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January 8, 2013, 4:49 pm
A new analysis of state spending on higher education finds that states with a diverse economy, low unemployment, and a history of support for higher education are likely to maintain public spending on colleges. Conversely, states that do not have those characteristics have a hard time overcoming fiscal challenges to create a robust system of higher education.
The study, described in a report titled “College Funding in Context: Understanding the Difference in Higher Education Appropriations Across the States,” was conducted by researchers at the University of Minnesota-Twin Cities’ department of organizational leadership, policy, and development. It found that states that are leaders in higher-education spending tend to stay at the top of that category, creating a kind of “virtuous cycle.” The study was published by Demos, a nonpartisan organization that studies and advocates for…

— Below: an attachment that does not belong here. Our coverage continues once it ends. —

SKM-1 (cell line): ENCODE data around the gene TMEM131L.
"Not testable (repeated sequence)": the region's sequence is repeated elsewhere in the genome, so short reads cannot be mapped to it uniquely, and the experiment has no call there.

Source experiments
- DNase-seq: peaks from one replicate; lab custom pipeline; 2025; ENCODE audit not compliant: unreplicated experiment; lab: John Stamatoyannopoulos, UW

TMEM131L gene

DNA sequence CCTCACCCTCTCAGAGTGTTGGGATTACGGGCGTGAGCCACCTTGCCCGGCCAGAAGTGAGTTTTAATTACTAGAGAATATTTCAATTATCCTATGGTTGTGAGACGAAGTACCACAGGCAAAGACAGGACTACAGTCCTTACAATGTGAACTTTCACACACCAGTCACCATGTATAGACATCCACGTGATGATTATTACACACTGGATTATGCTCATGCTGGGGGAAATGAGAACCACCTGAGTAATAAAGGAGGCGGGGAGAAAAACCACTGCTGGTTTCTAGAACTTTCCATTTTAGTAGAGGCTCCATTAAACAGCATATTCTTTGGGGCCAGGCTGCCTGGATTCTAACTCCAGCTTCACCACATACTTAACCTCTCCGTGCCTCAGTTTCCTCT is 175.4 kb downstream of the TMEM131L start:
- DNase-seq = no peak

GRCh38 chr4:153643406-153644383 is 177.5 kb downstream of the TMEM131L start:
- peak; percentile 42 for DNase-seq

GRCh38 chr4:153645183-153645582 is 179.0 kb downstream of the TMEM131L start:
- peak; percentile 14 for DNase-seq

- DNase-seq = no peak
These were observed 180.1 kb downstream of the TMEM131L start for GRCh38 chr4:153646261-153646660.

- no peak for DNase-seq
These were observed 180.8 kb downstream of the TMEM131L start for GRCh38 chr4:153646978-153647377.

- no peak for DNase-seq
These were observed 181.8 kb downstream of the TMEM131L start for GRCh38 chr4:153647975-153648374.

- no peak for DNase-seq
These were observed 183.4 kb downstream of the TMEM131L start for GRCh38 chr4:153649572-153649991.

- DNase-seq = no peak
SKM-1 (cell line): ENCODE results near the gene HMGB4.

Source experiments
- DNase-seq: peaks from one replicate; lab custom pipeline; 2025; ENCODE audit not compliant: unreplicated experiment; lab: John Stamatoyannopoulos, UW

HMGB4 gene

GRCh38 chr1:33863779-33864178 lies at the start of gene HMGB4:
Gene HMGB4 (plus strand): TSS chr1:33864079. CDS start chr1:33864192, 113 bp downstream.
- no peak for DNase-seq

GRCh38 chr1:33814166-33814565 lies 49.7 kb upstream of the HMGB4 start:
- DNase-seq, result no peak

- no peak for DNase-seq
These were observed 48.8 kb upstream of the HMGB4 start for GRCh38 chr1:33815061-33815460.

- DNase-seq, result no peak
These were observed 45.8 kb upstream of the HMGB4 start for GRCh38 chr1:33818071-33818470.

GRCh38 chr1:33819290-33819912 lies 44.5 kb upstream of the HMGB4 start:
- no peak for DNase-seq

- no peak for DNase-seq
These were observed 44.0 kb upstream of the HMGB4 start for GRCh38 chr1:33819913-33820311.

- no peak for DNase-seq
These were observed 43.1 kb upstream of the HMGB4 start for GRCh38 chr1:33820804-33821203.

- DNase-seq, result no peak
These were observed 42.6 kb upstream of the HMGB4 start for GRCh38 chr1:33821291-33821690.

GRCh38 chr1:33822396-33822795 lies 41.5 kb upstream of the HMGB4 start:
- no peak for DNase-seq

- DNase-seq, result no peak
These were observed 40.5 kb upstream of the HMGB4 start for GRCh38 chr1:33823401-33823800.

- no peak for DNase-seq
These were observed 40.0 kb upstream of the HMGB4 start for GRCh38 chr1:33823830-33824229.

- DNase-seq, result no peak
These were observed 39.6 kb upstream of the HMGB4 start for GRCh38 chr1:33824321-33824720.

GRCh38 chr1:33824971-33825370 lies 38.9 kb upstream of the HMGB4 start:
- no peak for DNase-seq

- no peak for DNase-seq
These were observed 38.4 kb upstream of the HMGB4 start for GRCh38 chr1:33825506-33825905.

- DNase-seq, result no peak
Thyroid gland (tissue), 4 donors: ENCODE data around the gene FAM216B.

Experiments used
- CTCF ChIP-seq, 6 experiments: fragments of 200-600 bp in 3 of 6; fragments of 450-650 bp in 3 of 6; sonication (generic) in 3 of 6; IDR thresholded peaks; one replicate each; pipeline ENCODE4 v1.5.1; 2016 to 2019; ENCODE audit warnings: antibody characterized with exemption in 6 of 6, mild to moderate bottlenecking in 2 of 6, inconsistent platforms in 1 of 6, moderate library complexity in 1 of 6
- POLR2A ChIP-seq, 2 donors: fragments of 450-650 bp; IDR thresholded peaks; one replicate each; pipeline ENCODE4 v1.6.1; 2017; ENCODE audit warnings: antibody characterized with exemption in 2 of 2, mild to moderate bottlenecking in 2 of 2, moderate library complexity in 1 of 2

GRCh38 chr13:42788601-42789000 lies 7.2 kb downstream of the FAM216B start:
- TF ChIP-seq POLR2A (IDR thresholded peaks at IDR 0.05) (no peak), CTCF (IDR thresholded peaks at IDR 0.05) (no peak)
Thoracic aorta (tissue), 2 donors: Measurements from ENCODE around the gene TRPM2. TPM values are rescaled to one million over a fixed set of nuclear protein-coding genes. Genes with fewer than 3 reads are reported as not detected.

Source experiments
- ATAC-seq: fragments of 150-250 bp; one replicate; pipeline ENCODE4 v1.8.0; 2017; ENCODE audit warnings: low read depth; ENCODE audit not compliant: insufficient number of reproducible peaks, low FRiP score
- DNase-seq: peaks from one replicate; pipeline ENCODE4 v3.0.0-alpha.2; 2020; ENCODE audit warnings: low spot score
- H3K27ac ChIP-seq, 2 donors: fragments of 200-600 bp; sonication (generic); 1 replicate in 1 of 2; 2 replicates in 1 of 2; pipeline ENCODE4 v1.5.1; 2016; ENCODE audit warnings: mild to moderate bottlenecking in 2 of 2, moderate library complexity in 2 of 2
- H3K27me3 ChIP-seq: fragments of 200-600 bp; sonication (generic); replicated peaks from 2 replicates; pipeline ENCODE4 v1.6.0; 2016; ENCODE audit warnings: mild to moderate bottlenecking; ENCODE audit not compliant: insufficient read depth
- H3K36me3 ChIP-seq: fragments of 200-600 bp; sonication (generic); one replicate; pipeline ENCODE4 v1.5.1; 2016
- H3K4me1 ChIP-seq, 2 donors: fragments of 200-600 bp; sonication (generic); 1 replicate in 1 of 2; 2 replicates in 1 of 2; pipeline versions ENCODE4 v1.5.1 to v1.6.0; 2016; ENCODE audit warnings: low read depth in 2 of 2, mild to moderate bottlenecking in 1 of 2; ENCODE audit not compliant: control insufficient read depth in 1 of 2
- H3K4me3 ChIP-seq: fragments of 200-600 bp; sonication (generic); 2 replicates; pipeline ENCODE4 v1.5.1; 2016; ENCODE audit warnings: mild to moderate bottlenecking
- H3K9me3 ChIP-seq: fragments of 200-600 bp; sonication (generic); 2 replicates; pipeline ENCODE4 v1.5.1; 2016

December 13, 2012, 8:34 pm
It isn’t news that the recession hit higher education hard, but a new report from the Delta Cost Project presents data about key shifts from 2007 to 2010 that the report says have “ushered in a new era in higher-education finance.”
The report is one of a series of annual updates released by the Delta Cost Project, an arm of the American Institutes for Research, a nonpartisan research and advocacy organization. Titled “College Spending in a Turbulent Decade,” the latest report affirms many familiar findings—reduced government support, cutbacks at colleges, and more of the cost of an education being borne by students in the form of tuition.
The report also includes a number of telling findings based on data from the 2010 fiscal year, the most recent available. Highlights include: